Butterflied Roast Chicken

easy roast chicken

Okay, so remember the Whole30? A month of squeaky clean Paleo eating, full of delicious food and feeling awesome…followed not by the recommended reintroduction phase, but by diving into a Manhattan as the kickoff to a total sugar, grains, and dairy bender. Eek!

Obviously this is less than ideal, but I’m not going to harp on it here. Basically, my dive into horrid habits has left me craving a hearty, real foods dinner. At the same time, I wanted something quick and easy that I could make in under an hour and enjoy leftovers from for the next few days. One of the temptations post-Whole30 was to fall back on convenience food rather than have to cook everything I ate. It isn’t hard to come up with Paleo convenience foods, but it does take just a bit of planning. This roast chicken recipe was the perfect solution.

I wanted to try a technique for roast poultry that I’ve heard is quick and easy. At first, spatchcocking, or butterflying, an entire chicken did give me pause. All this means is that you cut out the backbone of a chicken, open it up, and cook it flat. This technique makes the breast meat incredibly moist and the skin golden and crispy.

spatchcocked butterflied roast chicken easy recipe

When I don’t know how to do something, videos really help…especially when it comes to chicken surgery. I watched a Youtube video from Foodwishes to learn exactly how to spatchcock a chicken, and it’s actually incredibly easy. If you have a pair of kitchen shears, all you need to do is cut out the backbone of a chicken, open up the chicken and cut a 1/2 inch into the breastbone, then season and roast the chicken for just about 45 minutes.

Butterflied Roast Chicken – Serves 4
Prep time: <10 minutes
Cook time: 45 minutes

1 4-5 pound chicken, giblets removed
1 tablespoon extra virgin olive oil or oil of choice
1 teaspoon kosher salt
freshly ground black pepper

Preheat the oven to 425 degrees Fahrenheit and line a baking sheet with foil. Use paper towels to pat the chicken dry. Take a pair of kitchen shears and cut along the right side of the backbone from one end to the other. It takes a little pressure but is quite simple- the video I linked above will help if you’re uncertain! Then cut along the left side and remove the backbone. You can reserve it to make chicken stock if you’d like.

Open up the chicken and use paper towels to dry the cavity. Locate the breast bone and cut into it about a half inch. This will allow the chicken to lie totally flat on the baking sheet. Move the chicken to the baking sheet, skin side up. Tuck the wings under the breast. Coat both sides of the chicken with olive oil, then season generously with freshly ground black pepper and kosher salt.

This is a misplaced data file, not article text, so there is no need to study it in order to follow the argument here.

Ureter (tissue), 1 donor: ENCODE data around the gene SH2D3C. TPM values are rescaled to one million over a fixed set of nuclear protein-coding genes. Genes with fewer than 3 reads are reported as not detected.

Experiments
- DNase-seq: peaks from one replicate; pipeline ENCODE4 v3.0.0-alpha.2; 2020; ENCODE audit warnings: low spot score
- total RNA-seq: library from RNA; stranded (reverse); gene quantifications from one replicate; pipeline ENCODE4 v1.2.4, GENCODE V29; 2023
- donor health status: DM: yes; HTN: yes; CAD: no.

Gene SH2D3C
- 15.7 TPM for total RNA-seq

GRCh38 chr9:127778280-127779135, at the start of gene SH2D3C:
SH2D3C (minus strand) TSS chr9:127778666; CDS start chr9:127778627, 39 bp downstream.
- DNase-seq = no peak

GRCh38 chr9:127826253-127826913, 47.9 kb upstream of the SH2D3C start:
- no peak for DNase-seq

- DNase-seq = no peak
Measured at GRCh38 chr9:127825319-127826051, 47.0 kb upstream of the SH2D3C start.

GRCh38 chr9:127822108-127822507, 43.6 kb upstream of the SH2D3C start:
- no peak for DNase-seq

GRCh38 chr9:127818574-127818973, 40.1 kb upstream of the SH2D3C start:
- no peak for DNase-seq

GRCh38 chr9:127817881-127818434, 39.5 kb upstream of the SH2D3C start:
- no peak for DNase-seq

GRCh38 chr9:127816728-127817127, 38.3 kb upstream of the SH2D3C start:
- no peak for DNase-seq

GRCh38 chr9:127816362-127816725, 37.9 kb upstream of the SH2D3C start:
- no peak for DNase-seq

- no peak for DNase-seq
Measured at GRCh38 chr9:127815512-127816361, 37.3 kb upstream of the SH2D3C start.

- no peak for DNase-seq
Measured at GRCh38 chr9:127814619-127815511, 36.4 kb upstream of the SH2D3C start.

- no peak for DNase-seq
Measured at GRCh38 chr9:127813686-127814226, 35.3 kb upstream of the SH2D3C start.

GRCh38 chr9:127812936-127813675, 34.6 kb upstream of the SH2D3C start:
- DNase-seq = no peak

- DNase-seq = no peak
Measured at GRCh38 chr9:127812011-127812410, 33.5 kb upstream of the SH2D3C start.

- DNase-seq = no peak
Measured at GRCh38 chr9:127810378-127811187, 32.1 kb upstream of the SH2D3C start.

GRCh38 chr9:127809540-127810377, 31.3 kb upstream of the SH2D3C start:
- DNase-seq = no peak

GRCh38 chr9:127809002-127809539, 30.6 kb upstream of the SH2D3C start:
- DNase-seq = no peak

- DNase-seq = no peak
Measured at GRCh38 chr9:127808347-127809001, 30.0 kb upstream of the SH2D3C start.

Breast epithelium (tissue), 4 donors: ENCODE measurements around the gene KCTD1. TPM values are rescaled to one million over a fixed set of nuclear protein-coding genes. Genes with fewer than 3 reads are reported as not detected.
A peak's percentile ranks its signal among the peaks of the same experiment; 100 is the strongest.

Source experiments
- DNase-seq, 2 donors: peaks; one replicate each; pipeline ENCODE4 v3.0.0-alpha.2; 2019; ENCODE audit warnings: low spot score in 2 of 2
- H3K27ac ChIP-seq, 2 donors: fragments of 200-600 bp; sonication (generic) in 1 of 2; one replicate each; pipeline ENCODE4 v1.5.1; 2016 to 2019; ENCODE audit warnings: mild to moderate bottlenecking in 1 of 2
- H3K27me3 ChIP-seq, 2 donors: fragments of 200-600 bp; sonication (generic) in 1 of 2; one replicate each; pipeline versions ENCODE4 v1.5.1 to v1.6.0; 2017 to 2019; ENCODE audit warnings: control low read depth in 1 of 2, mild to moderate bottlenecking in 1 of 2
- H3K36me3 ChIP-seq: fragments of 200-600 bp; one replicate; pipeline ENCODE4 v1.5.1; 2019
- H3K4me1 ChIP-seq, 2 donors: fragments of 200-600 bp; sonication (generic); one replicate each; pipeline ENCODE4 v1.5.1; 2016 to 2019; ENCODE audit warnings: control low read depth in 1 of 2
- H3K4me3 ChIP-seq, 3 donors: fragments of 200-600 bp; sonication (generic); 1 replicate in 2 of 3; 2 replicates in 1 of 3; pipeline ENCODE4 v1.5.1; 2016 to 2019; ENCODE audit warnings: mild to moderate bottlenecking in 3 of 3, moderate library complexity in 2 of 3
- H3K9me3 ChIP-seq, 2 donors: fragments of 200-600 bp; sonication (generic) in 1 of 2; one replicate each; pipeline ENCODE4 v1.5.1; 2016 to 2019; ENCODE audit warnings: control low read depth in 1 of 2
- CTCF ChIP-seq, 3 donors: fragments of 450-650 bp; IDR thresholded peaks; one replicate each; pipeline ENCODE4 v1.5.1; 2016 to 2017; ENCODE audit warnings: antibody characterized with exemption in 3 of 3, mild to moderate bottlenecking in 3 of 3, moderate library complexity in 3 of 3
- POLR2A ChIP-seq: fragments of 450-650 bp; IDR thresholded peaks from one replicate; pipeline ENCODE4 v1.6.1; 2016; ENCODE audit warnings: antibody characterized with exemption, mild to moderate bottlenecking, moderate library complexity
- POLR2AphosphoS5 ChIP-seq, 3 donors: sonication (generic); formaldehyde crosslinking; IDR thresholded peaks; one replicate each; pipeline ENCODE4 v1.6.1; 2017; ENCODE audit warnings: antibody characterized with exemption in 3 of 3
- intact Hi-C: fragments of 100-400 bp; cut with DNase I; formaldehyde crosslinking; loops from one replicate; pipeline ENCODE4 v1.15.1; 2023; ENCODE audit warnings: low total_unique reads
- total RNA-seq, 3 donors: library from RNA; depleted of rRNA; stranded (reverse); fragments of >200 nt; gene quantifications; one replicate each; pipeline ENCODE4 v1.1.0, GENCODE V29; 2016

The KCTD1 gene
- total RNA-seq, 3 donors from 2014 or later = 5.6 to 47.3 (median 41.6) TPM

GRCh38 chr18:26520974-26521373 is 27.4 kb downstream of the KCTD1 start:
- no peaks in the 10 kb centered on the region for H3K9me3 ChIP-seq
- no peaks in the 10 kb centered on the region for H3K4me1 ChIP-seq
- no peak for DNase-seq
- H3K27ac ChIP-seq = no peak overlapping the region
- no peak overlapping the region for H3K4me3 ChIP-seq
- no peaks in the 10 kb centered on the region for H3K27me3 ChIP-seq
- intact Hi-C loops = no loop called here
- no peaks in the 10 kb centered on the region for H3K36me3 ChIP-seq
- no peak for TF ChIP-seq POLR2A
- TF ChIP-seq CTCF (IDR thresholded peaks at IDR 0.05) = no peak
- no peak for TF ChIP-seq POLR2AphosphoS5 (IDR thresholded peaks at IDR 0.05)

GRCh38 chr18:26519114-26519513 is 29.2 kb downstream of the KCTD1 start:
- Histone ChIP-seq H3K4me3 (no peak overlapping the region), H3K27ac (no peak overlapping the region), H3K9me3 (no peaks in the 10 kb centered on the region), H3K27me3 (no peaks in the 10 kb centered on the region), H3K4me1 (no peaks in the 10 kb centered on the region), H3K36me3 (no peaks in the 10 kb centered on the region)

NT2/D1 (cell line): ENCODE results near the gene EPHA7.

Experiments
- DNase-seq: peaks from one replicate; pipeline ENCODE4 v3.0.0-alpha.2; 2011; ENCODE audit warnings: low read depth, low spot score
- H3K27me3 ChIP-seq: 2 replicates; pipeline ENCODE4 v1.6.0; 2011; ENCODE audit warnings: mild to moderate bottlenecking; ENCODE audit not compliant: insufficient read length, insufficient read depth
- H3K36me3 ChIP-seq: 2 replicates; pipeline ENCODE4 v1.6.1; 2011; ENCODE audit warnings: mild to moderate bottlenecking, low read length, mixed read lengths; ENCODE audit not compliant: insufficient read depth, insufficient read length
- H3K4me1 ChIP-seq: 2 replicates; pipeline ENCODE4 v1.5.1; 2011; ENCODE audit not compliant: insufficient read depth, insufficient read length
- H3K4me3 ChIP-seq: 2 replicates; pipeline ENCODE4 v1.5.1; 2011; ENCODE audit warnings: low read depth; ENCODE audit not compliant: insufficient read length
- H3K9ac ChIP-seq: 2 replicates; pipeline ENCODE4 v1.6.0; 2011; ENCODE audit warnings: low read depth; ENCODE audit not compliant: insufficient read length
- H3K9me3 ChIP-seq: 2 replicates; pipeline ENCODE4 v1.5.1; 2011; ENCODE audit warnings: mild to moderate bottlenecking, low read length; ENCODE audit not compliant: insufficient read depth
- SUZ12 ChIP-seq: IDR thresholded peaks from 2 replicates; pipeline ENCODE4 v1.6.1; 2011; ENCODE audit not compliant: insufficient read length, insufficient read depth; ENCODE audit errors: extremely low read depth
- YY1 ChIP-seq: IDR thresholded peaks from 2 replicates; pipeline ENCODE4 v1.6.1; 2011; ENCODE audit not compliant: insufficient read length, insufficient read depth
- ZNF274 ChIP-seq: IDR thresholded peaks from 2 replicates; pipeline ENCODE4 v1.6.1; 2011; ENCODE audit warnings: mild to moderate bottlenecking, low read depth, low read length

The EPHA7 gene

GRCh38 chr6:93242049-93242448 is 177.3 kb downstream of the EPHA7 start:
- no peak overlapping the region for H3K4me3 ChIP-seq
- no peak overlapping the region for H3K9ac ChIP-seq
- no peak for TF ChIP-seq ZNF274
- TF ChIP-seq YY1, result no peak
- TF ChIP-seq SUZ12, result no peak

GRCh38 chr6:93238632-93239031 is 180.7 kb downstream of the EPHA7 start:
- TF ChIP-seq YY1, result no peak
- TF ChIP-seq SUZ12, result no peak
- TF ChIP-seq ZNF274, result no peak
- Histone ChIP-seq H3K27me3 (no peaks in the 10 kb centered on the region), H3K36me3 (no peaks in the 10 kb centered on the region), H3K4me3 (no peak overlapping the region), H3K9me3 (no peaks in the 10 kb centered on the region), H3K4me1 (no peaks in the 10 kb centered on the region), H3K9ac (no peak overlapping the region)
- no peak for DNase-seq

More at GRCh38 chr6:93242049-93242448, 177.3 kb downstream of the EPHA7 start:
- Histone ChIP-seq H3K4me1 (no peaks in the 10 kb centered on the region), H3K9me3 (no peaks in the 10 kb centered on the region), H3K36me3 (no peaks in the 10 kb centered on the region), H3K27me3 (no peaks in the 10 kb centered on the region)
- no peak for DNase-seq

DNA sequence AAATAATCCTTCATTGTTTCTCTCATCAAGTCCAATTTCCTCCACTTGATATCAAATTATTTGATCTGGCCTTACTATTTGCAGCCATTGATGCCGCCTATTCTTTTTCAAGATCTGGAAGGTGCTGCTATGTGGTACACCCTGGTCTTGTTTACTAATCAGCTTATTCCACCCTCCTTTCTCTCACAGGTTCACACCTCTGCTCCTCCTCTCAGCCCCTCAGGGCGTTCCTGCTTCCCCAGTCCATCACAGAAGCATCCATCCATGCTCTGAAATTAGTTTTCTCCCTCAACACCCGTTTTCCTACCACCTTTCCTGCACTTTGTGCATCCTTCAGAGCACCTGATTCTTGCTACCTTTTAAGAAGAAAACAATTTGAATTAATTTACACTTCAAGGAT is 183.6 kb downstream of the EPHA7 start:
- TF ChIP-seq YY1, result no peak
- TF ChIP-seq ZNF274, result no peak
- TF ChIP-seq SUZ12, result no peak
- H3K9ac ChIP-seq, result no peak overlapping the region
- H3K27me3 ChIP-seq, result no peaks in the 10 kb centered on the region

Cook for 45 minutes or until the thickest part of the leg reaches 170 degrees F. Remove from oven and allow to rest for 15 minutes before cutting and serving. Resting lets the juices circulate and ensures that the meat will stay moist…and freaking delicious.

Enjoy!

About Humble Foodie

While we both love to eat well, life as AmeriCorps volunteers doesn’t afford us the budget to try every new restaurant and type of cuisine. With many post-graduate expenses and limited financial resources, what’s a foodie to do? The answer is here, at The Humble Foodie. Instead of spending our hard-earned cash paying other people to cook for us, we’re spending as frugally as possible making delicious meals at home.
This entry was posted in Alicia, Frugal Cooking, Gluten-Free, Main Dish, Paleo/Primal, Weeknight Dinner and tagged , , , , . Bookmark the permalink.

8 Responses to Butterflied Roast Chicken

  1. This looks great! This is a technique that I have yet to try, but keep meaning to. Always nice to see someone that has successfully done it that doesn’t have their own program on the food channel! 😉
    Kenley

    • Alicia says:

      Haha, I totally agree! I always find the Youtube can teach me pretty much anything I need to know, from kneading bread to changing a car’s headlight. One of my goals this year is to improve my knife skills–but really to just broaden my cooking repertoire in general. I am so glad to have tried this technique; I promise it’s really easy!

      • That is so good to hear (that it is easy!) Now all we have to do is get better knives and I’ll be in business! It’s on the list for this year, but in the meantime we don’t have anything sharp enough to cut through bone (that isn’t a tool found in the garage, lol)

      • Alicia says:

        Gardening shears, perhaps? 😛
        I have pretty crummy knives and my kitchen shears just came with the set- you need a little bit of muscle but it’s easy enough! I hope you enjoy!

  2. After seeing your instragram I looked up this method while enjoying a 146 bus ride downtown and let me tell you it look complicated by what I was reading online. Thanks for posting the tutorial you used (I know B.Winchell is big on these, too). A and I haven’t made meat in like, forever, but I could see us trying this out sometime. The finished product looks delicious!

    • Alicia says:

      It was great, and I was happy to have a recipe for roast chicken that takes less time than doing a whole chicken at once (1-1.5 hours)! It definitely looks complicated at first but even as a newbie, it took less than 10 min. I could not be more pleased with a recipe like that. 😉

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